At first, my tendency to get attached to insects made it very difficult for me to justify refrigerating them. But seeing tiny creatures under a microscope is a powerful, intoxicating thrill. Maybe refrigeration is a fair compromise, a way to observe insects without killing them and to keep them safe until I let them go.

A previously refrigerated beetle about to be released back at the Duke Pond.

Post by Sophie Cox, Class of 2025

Highlights from Duke in Australia

Duke in Australia 2023 in front of 1.9-billion-year-old stone in the Northern Territory. Photo by one of our tour guides.

Australia. For years it was more of a nebulous concept to me than a concrete place. It was a colorful patch on maps, home to animals I’d read about but never seen. Now it’s a place where I’ve run my hands over 1.9-billion-year-old stone, watched a platypus emerge from a river at dawn, gotten bitten on the tongue by an ant with a tasty green butt (long story), and spent a thousand other moments with wonderful people in places I hope to never forget.

That’s all thanks to Duke in Australia, a month-long biogeography course led by Alex Glass, Ph.D., and Nancy Lauer, Ph.D., that delves into Australian flora, fauna, geology, history, and culture. When people ask about my experience there this summer, I have a hard time answering. “Wonderful” doesn’t begin to cover it. The experience still doesn’t feel entirely real to me. Even when I was in Australia, watching a platypus or a parrot or standing on a beach with a sunrise on one side and a rainbow on the other, I sometimes couldn’t entirely believe where I was.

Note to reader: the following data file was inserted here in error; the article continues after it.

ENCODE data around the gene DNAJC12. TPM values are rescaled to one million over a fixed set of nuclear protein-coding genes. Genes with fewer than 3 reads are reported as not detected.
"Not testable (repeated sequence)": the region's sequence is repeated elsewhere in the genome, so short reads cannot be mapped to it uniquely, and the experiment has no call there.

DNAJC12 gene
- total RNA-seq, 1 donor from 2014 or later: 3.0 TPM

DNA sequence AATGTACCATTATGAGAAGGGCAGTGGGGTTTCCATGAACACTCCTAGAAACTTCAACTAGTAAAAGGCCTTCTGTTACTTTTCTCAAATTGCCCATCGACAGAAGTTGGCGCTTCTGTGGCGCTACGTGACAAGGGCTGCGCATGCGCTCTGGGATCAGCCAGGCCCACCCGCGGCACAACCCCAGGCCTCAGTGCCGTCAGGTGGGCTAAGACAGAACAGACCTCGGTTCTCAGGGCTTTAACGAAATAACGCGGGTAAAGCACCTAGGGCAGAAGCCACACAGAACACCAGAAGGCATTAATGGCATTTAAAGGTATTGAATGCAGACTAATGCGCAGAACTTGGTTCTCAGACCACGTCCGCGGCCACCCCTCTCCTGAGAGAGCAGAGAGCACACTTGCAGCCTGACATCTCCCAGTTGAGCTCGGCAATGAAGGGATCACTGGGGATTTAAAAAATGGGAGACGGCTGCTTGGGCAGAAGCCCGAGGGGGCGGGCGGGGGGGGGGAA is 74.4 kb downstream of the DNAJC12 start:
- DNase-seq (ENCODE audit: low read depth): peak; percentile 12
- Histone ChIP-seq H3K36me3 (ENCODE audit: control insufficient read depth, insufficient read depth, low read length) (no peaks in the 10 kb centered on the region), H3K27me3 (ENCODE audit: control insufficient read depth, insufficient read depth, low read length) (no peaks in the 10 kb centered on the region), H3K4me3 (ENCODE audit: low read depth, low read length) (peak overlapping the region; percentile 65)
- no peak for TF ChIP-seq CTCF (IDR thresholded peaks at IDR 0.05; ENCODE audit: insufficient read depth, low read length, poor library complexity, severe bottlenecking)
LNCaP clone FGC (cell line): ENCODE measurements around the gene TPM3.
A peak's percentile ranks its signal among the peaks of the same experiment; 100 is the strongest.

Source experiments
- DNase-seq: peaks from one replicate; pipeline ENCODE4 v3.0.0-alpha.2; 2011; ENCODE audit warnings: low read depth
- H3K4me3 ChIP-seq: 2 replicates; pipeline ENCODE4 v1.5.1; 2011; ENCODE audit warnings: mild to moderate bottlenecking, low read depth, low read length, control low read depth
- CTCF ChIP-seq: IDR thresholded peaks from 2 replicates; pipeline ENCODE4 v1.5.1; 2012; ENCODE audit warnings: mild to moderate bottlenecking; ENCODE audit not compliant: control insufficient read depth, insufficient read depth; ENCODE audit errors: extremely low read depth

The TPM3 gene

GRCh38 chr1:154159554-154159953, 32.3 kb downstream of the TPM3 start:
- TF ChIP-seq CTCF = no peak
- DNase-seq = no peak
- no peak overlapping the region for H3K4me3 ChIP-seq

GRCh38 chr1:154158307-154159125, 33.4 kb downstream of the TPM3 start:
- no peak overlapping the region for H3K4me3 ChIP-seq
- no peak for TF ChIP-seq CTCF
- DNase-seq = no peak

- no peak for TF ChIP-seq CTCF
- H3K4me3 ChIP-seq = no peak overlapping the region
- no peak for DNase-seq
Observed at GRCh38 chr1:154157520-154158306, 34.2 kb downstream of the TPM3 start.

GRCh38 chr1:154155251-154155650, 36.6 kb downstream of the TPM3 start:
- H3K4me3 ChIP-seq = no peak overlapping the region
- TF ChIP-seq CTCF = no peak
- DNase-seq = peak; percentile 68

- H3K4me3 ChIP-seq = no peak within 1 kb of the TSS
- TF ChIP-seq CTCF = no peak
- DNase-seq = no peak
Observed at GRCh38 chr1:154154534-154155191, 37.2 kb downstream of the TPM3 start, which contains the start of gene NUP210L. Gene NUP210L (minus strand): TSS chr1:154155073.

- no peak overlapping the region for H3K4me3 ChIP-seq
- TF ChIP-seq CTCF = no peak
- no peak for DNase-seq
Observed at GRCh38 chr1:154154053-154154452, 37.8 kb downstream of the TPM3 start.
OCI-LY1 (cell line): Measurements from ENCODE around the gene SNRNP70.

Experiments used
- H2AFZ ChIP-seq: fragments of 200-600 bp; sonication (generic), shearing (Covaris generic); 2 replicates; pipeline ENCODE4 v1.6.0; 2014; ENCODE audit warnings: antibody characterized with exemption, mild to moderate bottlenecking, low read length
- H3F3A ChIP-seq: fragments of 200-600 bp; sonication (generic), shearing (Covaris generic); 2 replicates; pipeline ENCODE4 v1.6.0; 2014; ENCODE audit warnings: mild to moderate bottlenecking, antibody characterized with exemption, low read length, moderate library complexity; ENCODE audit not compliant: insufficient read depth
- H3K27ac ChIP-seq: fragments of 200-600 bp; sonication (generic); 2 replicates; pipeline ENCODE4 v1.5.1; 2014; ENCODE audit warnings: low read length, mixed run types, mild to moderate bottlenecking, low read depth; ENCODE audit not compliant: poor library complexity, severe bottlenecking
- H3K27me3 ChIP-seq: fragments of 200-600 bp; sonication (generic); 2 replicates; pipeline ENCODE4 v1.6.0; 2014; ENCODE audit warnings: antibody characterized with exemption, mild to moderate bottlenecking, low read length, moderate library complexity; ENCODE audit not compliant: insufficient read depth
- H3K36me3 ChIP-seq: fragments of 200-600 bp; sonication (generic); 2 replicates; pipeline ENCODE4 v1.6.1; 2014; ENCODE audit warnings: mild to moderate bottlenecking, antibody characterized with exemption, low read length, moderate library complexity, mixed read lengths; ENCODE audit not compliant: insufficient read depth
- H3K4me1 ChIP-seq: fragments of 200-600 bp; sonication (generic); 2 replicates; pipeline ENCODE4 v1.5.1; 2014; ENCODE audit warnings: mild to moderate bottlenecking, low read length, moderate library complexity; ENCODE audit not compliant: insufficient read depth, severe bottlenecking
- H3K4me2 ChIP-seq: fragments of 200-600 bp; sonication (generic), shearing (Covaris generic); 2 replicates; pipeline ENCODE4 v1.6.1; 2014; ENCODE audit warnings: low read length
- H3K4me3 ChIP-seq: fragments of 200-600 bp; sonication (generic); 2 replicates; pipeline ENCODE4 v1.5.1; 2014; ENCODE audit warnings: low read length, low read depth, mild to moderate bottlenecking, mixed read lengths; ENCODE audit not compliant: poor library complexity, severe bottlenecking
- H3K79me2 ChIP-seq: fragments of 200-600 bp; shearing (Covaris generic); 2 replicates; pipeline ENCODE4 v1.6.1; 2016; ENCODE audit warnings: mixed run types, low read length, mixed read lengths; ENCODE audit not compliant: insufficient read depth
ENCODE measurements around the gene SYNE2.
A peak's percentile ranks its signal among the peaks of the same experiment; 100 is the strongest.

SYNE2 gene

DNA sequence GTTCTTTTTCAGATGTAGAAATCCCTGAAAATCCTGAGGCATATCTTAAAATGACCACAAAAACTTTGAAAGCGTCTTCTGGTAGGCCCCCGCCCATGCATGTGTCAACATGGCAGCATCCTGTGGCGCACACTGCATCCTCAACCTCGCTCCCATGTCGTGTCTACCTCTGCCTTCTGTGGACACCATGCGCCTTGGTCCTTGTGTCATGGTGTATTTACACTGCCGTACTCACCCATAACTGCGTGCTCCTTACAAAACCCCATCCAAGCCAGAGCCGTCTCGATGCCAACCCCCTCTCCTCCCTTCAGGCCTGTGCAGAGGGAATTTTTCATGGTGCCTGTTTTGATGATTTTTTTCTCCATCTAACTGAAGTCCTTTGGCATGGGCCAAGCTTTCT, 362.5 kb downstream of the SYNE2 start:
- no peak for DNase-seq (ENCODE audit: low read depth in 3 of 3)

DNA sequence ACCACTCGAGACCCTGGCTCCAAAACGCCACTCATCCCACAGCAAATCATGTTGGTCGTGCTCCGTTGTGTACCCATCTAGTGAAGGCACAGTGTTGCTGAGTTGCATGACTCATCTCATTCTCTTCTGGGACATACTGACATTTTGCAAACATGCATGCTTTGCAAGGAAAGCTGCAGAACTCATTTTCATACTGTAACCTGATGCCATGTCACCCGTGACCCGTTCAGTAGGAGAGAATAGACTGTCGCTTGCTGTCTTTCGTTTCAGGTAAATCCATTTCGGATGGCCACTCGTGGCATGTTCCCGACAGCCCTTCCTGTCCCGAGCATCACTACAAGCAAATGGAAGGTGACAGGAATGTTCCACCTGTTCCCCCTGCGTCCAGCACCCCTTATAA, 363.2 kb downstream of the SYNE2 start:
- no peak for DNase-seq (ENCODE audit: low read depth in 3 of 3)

Sunrise at Myall Beach on Cape Tribulation, where the Daintree Rainforest meets the Great Barrier Reef.

Disclaimer: When I say “Highlights from Duke in Australia,” I’m referring to my own personal highlights—some of which, let me assure you, were not universally popular with my classmates. Like the enormous crickets we saw on our rainforest night hike, or the time I found the shed skin of a huntsman spider and went around showing it to everyone nearby, or the delightfully squelchy mud coating the trail on one of our last hikes. For more detailed accounts of our day-to-day activities, check out the student blogs on the Duke in Australia 2023 website.